14 food and beverage CEOs' compensation for 2015
Industry trends bear little impact
As more companies filed proxy statements with the SEC in the last month, Food Dive examined how food and beverage CEOs were compensated in 2015.
Major food and beverage manufacturers have been making sweeping changes in recent years as they adapt to the consumer health trend away from processed foods. Based on Food Dive's analysis of data gleaned from 14 companies' proxy statements, however, industry trends seem to have had little to no impact on CEO salaries or total compensation across the board. But company performances and overhauls did play a role for certain executives' paydays.
Some quick takeaways:
- Total annual compensation jumped 138.8% for one executive...
- ...and sank 42% for another, reflecting the up and down revenues and earnings for food and beverage companies.
- Fluctuations in compensation were on an individual company basis, tied to financials or other internal changes.
Biggest packages overall for 2015
The biggest payday for the food and beverage CEOs on this list came by far from the country's leading food and beverage company, PepsiCo with $63 billion in net revenue for 2015. CEO Indra Nooyi's total 2015 compensation was just under $26.5 million, a 17.6% increase from 2014, though the company's annual revenue fell 5% in 2015 (organic revenue was up 5%). Nooyi's focus on innovation in a time of flux for the soda and snack segments helps to establish her value to PepsiCo's board. The company made an ingredients announcement this week when it became the latest manufacturer to commit to using 100% cage-free eggs in North America.
The No. 2 earner on this list at $19.7 million is Mondelez’s Irene Rosenfeld. That high ranking is despite a 6.5% hit to Rosenfeld's compensation after the company's 2015 revenue fell 13.5% to $29.64 billion, mainly due to currency headwinds and the spin-off of its coffee business. Rosenfeld has felt pressure from investors in recent years but has continued to lead her company to increased profitability. That includes a 174.4% increase in 2015 operating income, during a booming time for snack makers and increased competition.
Notably, the two highest-paid CEOs on this list in terms of total compensation were women. Women are still the minority among food and beverage executives, but the three women on this list, which also included Campbell's Denise Morrison ($9.4 million), were named in the top 25 of Fortune’s Most Powerful Women list at the end of last year.
Coca-Cola's Muhtar Kent took the No. 3 highest-paid slot at $14.6 million, even though his total compensation took a major hit last year (which we'll get to in a moment).
Pay bumps and pay cuts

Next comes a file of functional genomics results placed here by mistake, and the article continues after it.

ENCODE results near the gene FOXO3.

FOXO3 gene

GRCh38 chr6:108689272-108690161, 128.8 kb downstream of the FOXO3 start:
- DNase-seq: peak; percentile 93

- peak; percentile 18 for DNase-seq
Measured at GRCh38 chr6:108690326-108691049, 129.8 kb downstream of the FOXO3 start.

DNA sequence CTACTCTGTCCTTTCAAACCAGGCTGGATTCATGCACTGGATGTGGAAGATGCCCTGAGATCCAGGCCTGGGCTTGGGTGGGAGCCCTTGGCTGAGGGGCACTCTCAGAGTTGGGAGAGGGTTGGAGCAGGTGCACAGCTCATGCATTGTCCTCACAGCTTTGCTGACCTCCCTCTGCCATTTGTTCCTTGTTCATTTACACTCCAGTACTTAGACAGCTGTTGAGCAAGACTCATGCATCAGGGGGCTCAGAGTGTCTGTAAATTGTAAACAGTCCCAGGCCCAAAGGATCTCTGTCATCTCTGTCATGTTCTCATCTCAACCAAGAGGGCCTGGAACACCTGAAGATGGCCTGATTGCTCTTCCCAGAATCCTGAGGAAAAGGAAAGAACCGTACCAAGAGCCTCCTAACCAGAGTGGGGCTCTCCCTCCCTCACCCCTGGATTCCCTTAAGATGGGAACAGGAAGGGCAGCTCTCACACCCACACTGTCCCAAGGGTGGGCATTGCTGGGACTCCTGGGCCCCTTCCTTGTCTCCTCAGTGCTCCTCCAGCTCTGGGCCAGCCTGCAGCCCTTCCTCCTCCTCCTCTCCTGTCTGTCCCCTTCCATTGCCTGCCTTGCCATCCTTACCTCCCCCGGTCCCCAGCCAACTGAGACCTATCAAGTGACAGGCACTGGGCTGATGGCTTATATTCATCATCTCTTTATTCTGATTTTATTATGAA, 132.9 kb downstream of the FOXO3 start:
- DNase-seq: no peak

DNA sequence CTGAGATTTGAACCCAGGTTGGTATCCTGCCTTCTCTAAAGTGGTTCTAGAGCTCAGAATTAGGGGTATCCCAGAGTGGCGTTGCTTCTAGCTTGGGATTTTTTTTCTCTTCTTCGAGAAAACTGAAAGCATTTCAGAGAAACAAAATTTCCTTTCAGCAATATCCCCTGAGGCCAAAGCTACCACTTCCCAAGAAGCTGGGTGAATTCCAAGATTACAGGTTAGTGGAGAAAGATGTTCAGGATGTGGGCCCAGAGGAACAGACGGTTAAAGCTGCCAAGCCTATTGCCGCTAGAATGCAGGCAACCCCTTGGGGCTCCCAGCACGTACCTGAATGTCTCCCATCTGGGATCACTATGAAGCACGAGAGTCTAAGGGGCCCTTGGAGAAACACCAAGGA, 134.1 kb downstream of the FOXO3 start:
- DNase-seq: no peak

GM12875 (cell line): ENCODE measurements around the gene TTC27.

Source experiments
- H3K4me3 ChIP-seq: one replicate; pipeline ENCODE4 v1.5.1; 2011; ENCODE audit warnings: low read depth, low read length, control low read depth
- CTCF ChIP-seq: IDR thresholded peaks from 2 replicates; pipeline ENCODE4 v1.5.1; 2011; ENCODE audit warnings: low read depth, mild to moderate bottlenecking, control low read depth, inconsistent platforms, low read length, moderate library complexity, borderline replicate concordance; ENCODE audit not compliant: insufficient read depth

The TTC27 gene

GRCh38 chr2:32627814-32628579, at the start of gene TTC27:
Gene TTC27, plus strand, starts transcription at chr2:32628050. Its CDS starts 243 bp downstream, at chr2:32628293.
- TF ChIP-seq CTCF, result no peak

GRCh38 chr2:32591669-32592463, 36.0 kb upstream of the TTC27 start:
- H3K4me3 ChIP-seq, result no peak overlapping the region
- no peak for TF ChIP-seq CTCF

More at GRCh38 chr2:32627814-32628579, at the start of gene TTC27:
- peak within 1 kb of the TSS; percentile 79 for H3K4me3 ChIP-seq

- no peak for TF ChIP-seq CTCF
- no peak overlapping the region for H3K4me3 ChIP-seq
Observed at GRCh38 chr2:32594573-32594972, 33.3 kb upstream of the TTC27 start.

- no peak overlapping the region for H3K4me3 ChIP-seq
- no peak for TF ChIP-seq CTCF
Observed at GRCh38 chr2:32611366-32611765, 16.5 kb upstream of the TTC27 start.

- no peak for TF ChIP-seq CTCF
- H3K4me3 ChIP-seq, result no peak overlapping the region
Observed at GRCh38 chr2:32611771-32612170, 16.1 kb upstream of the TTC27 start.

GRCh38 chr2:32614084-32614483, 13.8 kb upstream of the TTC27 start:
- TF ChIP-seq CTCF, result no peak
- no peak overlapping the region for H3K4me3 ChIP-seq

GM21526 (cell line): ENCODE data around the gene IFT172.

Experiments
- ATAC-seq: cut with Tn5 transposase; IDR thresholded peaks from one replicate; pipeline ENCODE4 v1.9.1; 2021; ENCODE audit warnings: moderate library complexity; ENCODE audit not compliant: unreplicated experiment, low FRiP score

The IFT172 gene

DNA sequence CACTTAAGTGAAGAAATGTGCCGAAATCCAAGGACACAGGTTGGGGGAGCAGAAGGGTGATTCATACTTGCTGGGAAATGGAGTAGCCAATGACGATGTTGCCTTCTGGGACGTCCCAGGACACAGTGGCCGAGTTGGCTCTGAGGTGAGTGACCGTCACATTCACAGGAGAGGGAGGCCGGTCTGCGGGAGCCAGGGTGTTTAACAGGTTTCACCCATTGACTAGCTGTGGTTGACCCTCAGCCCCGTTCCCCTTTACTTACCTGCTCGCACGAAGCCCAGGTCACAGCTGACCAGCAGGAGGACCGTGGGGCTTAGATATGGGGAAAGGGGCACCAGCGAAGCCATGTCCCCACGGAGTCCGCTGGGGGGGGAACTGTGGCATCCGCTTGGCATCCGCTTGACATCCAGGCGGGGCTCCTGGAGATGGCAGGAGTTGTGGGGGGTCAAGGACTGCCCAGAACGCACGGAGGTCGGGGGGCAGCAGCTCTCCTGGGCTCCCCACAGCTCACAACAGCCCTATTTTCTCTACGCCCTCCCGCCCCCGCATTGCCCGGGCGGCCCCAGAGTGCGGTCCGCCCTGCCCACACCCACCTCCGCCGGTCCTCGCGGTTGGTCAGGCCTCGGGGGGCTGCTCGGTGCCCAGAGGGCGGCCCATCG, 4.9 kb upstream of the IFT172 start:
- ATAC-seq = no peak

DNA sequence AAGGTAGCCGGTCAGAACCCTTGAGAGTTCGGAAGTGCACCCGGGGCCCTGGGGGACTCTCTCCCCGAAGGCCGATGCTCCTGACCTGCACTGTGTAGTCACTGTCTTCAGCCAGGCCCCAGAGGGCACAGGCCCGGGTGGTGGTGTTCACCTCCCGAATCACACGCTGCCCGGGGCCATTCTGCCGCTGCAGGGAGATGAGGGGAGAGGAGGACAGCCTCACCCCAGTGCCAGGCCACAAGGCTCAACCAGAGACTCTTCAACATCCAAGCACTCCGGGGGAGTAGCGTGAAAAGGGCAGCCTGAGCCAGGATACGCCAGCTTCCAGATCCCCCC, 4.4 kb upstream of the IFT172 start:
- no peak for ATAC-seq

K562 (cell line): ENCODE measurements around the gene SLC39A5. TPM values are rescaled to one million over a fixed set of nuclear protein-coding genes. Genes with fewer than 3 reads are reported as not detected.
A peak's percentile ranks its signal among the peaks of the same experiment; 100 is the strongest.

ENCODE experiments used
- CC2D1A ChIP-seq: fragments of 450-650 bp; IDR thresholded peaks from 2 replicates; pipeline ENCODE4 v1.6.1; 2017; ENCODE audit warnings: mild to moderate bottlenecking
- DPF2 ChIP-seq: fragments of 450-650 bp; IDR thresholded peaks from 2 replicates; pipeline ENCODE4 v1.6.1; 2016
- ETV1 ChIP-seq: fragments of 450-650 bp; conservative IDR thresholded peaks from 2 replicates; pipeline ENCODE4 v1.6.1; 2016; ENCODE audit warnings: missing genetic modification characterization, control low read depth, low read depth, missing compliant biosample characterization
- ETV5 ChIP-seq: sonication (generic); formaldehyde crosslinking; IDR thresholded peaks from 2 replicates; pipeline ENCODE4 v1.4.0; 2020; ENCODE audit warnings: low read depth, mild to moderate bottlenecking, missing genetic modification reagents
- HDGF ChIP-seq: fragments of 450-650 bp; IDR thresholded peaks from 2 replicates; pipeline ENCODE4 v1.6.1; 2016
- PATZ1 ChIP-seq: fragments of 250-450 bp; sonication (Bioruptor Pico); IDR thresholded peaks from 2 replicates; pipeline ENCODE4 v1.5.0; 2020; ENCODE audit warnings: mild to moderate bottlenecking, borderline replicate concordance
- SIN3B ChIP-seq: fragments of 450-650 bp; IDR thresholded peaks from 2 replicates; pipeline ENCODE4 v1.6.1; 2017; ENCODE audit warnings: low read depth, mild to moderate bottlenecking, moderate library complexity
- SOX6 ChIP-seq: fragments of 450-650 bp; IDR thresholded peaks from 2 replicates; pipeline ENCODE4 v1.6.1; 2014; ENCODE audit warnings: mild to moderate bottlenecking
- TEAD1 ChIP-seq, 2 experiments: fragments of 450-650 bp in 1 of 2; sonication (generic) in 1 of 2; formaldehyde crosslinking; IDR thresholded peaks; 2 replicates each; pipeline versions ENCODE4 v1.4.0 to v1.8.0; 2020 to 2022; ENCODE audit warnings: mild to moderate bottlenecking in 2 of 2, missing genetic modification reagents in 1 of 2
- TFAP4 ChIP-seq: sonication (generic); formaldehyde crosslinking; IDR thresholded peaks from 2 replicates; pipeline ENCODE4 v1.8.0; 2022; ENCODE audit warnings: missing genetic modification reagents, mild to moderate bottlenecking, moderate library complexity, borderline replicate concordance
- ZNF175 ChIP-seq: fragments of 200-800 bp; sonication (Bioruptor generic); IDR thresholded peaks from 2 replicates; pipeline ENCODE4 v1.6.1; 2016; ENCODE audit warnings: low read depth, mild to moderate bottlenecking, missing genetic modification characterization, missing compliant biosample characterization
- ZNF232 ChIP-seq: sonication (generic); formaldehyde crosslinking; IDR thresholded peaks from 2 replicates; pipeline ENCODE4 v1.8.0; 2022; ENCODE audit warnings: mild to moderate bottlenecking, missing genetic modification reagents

Pay raises and pay cuts took place across the board.
On the pay raise end, Dean Foods' Gregg Tanner ended 2015 with a 138.8% increase to his total compensation over 2014, reaching $7.6 million in 2015. Most aspects of his compensation remained unchanged from 2014 except for his non-equity incentive plan, with a $4.4 million boost over last year. According to an SEC filing, Dean Foods surpassed its 2015 Bank EBITDA target by 200%, and that performance metric was reflected in Tanner's non-equity incentive plan.
Kraft Heinz's Bernardo Hees enjoyed a 90.8% pay bump after his company H.J. Heinz Co. surged in profitability thanks to zero-based budgeting and then merged with Kraft Foods last year. His increase came mainly from $2.9 million in option awards, a significant increase over $542,000 in 2014.
Nooyi's increase in total compensation was primarily due to an additional $2 million from her non-equity incentive plan, nearly $1 million from changes to her pension value, and about a $750,000 increase in stock awards over 2014.
The 42% cut to 2015 total compensation for Coca-Cola's Muhtar Kent has been the biggest news in CEO pay for this year, but the change was to be expected. His base salary remained unchanged, while most of the reduction was from options and stock awards. The latter in particular was a move to appease investors, who were concerned about dilution of their shares' values.
2015 was also a "transition year" for the company that reflected its "increased focus on driving top-line and bottom-line growth," Coca-Cola board member Maria Elena Lagomasino said in a blog post outlining the 2016 proxy statement.
Hershey's John Bilbrey also took a notable pay cut, dropping 39.2% to $10.8 million in total compensation. The decrease mainly stemmed from a $4.85 million drop in Bilbrey's pension plan value and non-qualified deferred compensation in addition to drops in stock and option awards from 2014 levels.
But what about salary?
While total compensation for a handful of CEOs changed significantly, for the most part, their salaries remained steady — no surprise there. As is typical, other awards, incentive plans, and pension values were the primary drivers for those fluctuations.
Three of the four highest salaries went also to the three CEOs who received the highest total compensation, but the 2015 salary for Monsanto's Hugh Grant came in just above Rosenfeld and Kent’s even $1.6 million salaries.
Across the board, the average of these CEO's salaries was just under $1.2 million.
Nearly half of the CEOs on this list saw no change in salary from the previous year. Dean Foods' Tanner saw the biggest salary increase at 8%.
Monsanto's Grant had a 6.4% salary increase, though his non-equity incentive pay took a hit due to the company's poor performance in earnings per share and net sales. Both fell in 2015 as a result of declines in commodity prices.
2016 could be a tumultuous year for the industry with GMO labeling standards on the docket, the continued push toward healthier foods and beverages, increased competition from startups, and the continuation of mergers and acquisitions. These factors could potentially impact CEO compensation changes this year.